In a recent campaign from Toyota in Japan for its Vitz model, all individual executions (TV, online video, Instagram video, online banner and magazine) are highly enjoyable, involving and distinctive. Cleverly, the car is the star across the campaign even in content where it doesn't appear. All content builds on the car's distinctive design aesthetic, and adds layers of subtle humour and entertainment. As soon as people see the car and these executions, they know "This is Vitz."

"front facial expressions of everything that appears are the same and emphasize the design"

Campaign 82
15 second TV ad 93
50 second YouTube ad 92
Interactive digital Instagram ad 72
Static digital ad 72
Static magazine ad 69

Source: Kantar Link for Campaign copy testing



Invest only in channels that have a clear role

Through our ongoing partnership with EFFIE, and our analysis of Effie winning campaigns, we know what often sets apart the winners is that they have a specific reason for placing each creative execution in each channel. Advertisers will only achieve strong creative across multiple placements if they understand that attitudes to ads vary by channel and format, and different media have different inherent strengths.

For example, we know TV has great reach and is best at building awareness, but it tends to be less cost effective for other metrics like purchase intent. Magazines are cost effective in multichannel campaigns, and point of sale can deliver strong brand building.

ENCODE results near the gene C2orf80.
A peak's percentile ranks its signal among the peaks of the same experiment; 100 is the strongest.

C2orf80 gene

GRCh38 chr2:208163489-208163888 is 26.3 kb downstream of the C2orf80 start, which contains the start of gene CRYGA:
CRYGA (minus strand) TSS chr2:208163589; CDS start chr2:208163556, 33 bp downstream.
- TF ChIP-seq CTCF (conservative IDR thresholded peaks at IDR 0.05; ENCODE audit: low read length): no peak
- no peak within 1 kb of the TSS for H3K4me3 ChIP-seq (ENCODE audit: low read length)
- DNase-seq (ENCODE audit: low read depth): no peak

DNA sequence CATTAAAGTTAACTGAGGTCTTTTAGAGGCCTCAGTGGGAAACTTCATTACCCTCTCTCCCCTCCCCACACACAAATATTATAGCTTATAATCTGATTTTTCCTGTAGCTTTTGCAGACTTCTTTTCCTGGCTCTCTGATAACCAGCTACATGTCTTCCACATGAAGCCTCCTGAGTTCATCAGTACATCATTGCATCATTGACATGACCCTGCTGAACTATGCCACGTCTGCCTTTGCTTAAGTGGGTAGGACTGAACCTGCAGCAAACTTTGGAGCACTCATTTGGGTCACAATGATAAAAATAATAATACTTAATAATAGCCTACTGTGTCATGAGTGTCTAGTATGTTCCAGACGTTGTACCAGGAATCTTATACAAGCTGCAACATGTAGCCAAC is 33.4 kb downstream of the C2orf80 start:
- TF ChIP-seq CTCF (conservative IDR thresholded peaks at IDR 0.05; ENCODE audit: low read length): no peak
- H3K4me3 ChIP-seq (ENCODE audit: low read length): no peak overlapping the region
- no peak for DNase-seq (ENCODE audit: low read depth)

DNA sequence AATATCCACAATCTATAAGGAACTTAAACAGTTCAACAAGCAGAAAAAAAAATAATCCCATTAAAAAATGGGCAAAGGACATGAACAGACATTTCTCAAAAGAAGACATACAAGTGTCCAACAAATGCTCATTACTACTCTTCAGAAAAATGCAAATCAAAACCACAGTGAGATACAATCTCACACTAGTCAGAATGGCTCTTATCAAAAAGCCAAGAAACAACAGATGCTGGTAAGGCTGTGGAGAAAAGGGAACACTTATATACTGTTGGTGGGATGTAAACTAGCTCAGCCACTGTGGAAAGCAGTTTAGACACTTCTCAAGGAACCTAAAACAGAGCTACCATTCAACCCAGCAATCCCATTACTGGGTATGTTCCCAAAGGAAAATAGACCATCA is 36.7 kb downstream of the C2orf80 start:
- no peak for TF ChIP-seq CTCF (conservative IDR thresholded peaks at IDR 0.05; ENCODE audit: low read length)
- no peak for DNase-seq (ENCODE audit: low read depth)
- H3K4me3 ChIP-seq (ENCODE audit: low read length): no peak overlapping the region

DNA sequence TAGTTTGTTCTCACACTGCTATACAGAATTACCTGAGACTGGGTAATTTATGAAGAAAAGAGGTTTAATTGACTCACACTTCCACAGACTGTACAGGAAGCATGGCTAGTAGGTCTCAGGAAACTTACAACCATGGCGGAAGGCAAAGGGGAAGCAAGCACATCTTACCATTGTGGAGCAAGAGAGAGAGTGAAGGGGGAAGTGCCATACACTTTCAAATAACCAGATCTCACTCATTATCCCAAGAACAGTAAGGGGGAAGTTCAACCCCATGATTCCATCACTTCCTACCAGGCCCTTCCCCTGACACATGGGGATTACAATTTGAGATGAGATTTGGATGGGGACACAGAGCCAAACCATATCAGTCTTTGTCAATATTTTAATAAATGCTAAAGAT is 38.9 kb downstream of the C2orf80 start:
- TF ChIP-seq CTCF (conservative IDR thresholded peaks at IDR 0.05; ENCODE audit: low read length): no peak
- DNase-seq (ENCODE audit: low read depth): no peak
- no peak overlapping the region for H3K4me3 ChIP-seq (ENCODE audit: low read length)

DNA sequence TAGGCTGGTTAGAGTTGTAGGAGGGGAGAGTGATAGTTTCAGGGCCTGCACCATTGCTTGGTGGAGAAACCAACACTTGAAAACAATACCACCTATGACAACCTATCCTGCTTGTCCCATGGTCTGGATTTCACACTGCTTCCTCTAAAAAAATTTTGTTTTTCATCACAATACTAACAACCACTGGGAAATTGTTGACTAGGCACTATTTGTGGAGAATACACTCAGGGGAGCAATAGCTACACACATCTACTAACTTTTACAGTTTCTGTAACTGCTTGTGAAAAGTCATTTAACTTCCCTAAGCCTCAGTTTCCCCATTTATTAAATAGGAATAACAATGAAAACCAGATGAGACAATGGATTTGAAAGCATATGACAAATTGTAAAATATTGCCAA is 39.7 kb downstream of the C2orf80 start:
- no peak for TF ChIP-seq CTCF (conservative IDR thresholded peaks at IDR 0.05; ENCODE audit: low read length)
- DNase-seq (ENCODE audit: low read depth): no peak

Online also works well – cost effectively extending TV reach and building brand metrics from awareness through to purchase intent. However, all is not rosy in the online world. We know from our AdReaction studies that consumers' attitudes are far more positive to traditional media than online advertising.

Meanwhile, the marketing industry does see cross-platform and cross-device marketing as best in class, but the focus beyond that is mainly on TV and online. Given there is higher receptivity to print and outdoor, some marketers may be underestimating the importance of secondary traditional media.

The digital mismatch is partly explained by exploring attitudes to online targeting – while most industry executives think it's reliable (56%), less than half of consumers agree (45%). People are far more likely to recall negative online targeting experiences than positive ones. Even allowing for the fact that negative experiences may be amplified in recall, this clearly suggests that not enough advertisers are getting their online targeting right.

There are some specific moments that make the lack of receptivity even worse. For example, people are even less receptive to mobile ads when they're traveling. Yet they are more responsive in other moments. People are more open to receive online advertising when they are researching products and services, and some campaign types do lend themselves stylistically to the online space.